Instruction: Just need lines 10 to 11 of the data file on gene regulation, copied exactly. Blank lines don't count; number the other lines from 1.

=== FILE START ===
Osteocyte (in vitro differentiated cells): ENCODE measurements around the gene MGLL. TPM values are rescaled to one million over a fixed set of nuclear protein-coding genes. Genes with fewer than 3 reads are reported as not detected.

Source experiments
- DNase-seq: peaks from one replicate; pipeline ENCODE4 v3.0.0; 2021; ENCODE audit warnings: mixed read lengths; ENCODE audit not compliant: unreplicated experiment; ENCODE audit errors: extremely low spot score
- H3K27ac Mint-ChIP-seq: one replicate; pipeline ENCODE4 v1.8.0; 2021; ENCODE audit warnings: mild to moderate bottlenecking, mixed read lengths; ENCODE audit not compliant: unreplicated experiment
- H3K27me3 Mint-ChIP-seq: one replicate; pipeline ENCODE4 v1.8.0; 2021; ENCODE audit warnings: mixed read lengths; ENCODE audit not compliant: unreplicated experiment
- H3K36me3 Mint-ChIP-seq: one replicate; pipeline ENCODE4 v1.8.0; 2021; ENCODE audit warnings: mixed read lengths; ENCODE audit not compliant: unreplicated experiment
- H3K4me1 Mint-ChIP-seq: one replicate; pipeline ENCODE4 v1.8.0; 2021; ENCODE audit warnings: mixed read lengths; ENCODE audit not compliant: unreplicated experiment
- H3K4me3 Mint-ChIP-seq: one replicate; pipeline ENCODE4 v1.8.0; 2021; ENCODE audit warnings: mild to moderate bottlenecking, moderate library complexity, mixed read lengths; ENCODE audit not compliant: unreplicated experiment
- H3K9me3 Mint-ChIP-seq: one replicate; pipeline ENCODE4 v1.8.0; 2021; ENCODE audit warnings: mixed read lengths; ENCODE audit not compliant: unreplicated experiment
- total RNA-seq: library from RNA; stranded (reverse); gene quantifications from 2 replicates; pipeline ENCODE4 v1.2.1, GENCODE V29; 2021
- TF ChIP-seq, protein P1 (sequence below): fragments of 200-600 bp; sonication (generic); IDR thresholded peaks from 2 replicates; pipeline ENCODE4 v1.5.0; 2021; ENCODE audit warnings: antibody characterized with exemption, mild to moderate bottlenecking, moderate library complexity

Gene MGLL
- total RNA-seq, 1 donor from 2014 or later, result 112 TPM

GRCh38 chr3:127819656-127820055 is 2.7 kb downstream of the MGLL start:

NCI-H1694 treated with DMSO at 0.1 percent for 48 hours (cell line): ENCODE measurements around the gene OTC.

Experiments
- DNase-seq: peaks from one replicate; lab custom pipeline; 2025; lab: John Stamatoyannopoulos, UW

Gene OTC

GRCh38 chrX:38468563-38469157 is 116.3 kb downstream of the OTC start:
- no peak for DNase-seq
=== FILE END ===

- total RNA-seq: library from RNA; stranded (reverse); gene quantifications from 2 replicates; pipeline ENCODE4 v1.2.1, GENCODE V29; 2021
- TF ChIP-seq, protein P1 (sequence below): fragments of 200-600 bp; sonication (generic); IDR thresholded peaks from 2 replicates; pipeline ENCODE4 v1.5.0; 2021; ENCODE audit warnings: antibody characterized with exemption, mild to moderate bottlenecking, moderate library complexity